Young and Unstoppable
Jayson Tatum has every tool to dominate, and he’s only 15.
by Danny Hazan / @DeeHaze24
Basketball shouldn’t be this easy for a kid who is barely 15.
But Class of 2016 St. Louis product Jayson Tatum controlled games against a field stacked with some of the Midwest’s best sophomores at the NY2LA Sports Swish ‘N Dish in Milwaukee like very few high school players, let alone freshmen, can.
Exhibit A: The 6-7 point forward led the St. Louis Eagles 16U squad to the Swish ‘N Dish Platinum division championship by putting on spectacular performances in front of hundreds of amazed onlookers, and earned tourney MVP because of it.
Playing up a division, Tatum scored in just about every fashion possible, created open shots for his teammates, defended and rebounded.
So where does he like playing on the floor the best?
“Wherever the coach puts me, 1 through the 4,” Tatum said. “I can post up, or get my teammates involved and I can score from the wing as well. One thing, since I’m younger, I’m trying to catch up with getting stronger and faster.”
Whenever he does catch up in the strength and speed department to his liking, the amount of players in his class who will be able to rival him can be counted on one hand.
Missouri, Kansas, Illinois and Memphis have all offered already, but it’s only a matter of time until Tatum’s offer list looks just like the list of every high-major program in the nation according to ESPN National Recruiting Analyst Reggie Rankin.
“Obviously he’s talented and has size,” Rankin pointed out. “But his skill level is so far developed at this stage. He can make plays usually kids his age are not that advanced to do. He’s got great size and a feel for the game, and ahead of his time for his grade. Being a 6-7 wing player, and versatile, will give him the opportunity to be a special player.
“He’s going to get even better with maturity and as he adds strength, so his upside is off the charts. I think he’s a lock high-major player. If I’m an assistant coach at an elite program, I’m offering that kid based on what I know right away.”
During the semifinals against the Wisconsin Playground Warriors, Tatum put the Eagles on his back down the stretch to deliver a win. He hit shots, set up teammates for open shots, owned the boards and then sealed the deal from the free-throw line on the way to a 57-51 win.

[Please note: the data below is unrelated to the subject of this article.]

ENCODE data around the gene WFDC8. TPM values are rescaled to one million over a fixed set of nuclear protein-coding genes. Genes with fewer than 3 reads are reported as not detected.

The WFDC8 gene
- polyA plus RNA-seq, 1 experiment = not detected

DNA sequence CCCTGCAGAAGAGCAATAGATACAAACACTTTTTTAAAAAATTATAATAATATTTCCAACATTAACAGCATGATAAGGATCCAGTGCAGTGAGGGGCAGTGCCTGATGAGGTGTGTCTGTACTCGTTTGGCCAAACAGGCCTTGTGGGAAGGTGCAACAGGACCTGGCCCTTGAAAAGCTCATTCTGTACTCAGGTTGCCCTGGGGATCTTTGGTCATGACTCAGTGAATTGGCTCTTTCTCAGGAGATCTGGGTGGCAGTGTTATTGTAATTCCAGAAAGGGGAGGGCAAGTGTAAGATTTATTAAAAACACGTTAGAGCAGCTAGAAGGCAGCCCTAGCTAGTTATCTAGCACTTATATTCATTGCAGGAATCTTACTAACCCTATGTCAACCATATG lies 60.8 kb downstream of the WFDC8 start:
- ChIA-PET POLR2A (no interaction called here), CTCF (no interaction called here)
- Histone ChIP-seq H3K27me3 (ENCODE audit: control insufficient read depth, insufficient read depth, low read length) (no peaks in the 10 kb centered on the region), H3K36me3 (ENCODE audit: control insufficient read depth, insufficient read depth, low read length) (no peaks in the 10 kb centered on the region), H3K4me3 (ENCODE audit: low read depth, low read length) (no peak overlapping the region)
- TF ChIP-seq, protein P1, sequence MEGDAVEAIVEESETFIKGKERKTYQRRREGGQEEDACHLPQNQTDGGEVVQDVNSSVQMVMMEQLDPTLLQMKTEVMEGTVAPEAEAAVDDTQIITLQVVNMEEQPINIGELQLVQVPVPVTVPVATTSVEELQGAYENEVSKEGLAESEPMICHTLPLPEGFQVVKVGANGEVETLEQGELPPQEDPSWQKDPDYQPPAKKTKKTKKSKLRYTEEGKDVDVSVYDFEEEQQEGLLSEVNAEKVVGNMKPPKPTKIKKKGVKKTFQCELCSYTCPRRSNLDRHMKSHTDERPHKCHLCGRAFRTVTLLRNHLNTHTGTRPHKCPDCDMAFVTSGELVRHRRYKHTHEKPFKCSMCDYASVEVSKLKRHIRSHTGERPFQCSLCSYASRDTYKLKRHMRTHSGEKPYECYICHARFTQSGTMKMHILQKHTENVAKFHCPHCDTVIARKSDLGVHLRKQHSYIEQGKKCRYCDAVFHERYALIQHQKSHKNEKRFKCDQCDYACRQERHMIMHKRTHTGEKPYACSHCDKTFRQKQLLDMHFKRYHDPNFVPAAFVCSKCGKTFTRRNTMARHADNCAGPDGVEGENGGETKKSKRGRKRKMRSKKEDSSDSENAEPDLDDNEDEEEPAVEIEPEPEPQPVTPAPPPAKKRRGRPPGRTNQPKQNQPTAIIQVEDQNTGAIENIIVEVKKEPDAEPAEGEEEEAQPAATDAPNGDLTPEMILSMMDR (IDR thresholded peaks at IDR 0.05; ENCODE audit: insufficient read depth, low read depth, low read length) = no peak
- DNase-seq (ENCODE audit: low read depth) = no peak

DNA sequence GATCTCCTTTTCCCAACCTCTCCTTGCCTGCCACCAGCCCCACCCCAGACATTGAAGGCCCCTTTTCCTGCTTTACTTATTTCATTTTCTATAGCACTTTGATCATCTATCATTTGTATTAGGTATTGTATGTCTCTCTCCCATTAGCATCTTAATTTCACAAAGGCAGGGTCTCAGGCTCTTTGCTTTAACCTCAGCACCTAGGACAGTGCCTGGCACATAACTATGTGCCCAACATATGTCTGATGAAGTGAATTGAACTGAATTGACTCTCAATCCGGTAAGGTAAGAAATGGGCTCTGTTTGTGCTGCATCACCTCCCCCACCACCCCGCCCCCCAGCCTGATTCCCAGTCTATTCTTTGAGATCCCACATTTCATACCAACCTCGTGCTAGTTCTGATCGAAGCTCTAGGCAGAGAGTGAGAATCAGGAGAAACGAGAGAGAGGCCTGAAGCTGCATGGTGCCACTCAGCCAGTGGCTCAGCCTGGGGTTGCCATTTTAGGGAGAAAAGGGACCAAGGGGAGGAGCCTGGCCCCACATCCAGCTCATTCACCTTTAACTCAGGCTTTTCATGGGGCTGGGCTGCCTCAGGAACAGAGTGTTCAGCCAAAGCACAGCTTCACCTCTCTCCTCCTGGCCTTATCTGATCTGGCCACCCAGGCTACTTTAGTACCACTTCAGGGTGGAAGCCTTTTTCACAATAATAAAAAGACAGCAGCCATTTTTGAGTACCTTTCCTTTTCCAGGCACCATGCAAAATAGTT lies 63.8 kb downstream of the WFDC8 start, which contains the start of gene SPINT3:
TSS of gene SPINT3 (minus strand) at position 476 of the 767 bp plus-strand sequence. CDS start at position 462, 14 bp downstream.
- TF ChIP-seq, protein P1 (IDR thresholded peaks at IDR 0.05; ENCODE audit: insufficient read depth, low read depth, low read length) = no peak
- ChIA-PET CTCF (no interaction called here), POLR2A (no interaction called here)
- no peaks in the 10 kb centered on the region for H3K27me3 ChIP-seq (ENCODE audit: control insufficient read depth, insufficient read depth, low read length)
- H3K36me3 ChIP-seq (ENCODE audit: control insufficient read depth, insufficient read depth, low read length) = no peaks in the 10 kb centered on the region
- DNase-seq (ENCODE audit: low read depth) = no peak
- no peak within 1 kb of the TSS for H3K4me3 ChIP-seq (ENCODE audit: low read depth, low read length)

He finished with a game-high 21 points, and then followed up with a team-high 15 points in the championship victory over DTA. His dad Justin is the coach of the Eagles, and a former player at Saint Louis University, and was as proud a coach as he was a father following his son’s introduction to the high school club circuit.
“It’s his first experience on the big circuit at this level,” pops said. “But he’s been playing AAU since third grade and I’ve been coaching him since then. It’s extremely exciting because it was a love and hate relationship early but now we understand what we can do for each other, and that makes it much easier.
“Just watching him out there, having the confidence and help leading his team in getting over some humps—as a father is great to see. Right now at this age, I just told him to worry about [recruiting] his junior year when he can go on official visits. I want him to soak this all in, and see how much harder he needs to work to get to where he wants to be. I don’t want him to sit around and think about what school he’s going to go to and that’s where our focus is right now.”
The tools Jayson utilizes on the court have been being sharpened since he picked up a basketball. Justin didn’t start playing until he was 13, but because of his size he was relegated to the interior. So Jayson’s advanced guard skills relative to his size is no coincidence.
“When I started [playing] they always had me in the post,” said Justin, who recently accepted the head-coaching gig at Christian Brothers College High School in the Lou. “So I always said when I had a kid he’d learn from the outside in. He took that and ran with it. He just wants to be able to handle it, see the court and get everyone involved.
“So now for the next couple years we’ll going to be working on his touch around the post, and have moves so he can be effective down that way as well. He’s just somebody who always puts in the work. I love his work ethic and that’s why he’s able do some of the things he can do.”
Jayson cited Syracuse’s Michael Carter-Williams and UCLA’s Kyle Anderson as two college players he likes to model his game after, and will be compared to both—and many more—by scouts and fans alike as the years go on.
But he most likely won’t be listening.
“[My dad] told me not to let my head get big,” Tatum said. “I just have to accept the attention which is humbling, and work hard. I got a lot better [this year]. I just want to win games and get better. All the other stuff comes with winning.”